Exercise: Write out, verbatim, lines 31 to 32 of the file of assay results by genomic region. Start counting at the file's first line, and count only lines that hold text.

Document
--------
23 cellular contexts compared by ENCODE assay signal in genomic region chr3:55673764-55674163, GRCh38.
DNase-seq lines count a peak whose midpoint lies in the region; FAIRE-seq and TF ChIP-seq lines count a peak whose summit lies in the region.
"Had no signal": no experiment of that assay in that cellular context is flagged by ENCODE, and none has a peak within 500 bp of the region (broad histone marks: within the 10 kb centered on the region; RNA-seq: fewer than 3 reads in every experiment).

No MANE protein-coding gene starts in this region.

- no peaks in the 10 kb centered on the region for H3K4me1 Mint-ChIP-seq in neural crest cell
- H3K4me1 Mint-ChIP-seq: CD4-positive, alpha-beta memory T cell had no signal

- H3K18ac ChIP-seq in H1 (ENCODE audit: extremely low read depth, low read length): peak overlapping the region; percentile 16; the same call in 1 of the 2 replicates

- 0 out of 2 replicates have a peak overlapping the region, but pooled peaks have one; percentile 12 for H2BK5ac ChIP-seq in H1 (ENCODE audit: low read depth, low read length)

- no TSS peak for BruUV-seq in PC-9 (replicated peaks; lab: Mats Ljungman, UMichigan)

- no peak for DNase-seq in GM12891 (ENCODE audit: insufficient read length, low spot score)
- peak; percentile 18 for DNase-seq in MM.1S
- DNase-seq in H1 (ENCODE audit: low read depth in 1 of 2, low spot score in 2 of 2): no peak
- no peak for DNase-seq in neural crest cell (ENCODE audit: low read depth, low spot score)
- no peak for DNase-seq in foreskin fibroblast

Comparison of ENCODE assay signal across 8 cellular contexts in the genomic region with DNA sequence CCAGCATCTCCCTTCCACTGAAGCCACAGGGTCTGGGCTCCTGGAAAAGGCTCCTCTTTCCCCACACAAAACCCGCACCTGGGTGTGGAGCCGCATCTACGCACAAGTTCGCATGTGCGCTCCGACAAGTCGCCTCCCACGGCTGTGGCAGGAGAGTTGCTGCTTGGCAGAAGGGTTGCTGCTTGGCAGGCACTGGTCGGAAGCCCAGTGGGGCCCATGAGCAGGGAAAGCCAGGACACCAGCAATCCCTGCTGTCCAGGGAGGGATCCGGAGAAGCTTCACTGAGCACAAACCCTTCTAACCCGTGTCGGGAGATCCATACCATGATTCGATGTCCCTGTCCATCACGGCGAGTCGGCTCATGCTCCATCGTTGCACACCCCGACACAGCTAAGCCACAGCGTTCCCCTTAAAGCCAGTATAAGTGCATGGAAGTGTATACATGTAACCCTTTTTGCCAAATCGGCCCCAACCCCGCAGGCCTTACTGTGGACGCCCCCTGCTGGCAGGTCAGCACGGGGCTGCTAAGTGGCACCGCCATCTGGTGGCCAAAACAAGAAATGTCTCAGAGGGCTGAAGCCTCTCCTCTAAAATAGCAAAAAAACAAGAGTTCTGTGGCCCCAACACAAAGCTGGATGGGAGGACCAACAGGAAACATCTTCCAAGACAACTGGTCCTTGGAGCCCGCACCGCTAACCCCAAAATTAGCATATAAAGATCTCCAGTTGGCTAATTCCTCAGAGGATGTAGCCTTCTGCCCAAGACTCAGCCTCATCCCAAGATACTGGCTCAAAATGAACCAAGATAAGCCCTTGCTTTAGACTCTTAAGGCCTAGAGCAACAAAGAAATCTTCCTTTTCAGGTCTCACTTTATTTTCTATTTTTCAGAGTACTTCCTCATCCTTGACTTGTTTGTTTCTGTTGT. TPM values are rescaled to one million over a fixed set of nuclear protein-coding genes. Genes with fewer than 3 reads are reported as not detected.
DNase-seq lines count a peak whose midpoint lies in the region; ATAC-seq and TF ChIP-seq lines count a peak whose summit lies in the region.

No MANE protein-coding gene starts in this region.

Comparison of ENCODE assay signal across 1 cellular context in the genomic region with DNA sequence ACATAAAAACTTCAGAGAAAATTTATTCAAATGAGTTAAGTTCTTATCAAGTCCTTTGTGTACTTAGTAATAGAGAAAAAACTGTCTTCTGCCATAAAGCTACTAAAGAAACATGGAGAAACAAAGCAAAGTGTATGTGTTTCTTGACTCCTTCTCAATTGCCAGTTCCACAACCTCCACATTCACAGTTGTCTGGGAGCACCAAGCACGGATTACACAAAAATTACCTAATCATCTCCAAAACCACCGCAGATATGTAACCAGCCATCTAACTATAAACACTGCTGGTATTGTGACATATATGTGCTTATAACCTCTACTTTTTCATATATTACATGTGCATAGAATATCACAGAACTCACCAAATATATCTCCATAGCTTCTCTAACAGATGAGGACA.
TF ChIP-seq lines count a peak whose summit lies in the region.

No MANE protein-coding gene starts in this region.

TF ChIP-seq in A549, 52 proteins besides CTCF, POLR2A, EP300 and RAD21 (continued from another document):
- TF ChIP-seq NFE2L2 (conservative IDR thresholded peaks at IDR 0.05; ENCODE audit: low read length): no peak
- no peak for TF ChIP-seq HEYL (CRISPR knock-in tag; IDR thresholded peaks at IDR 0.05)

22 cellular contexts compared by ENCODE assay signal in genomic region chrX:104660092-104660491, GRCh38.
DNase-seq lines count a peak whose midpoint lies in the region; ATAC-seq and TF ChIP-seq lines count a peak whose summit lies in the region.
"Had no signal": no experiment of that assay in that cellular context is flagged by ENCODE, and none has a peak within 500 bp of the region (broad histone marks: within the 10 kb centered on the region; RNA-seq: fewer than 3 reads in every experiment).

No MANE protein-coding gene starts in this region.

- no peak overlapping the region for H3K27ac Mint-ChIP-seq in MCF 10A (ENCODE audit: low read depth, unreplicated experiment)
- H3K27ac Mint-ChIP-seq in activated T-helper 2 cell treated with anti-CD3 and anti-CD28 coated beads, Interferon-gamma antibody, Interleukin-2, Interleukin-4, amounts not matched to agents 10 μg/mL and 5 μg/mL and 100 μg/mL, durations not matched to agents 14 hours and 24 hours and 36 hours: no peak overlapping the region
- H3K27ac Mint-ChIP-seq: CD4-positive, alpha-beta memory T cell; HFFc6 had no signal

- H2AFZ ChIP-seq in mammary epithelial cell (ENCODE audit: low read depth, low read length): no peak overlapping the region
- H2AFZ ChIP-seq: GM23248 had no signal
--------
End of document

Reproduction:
- H2AFZ ChIP-seq in mammary epithelial cell (ENCODE audit: low read depth, low read length): no peak overlapping the region
- H2AFZ ChIP-seq: GM23248 had no signal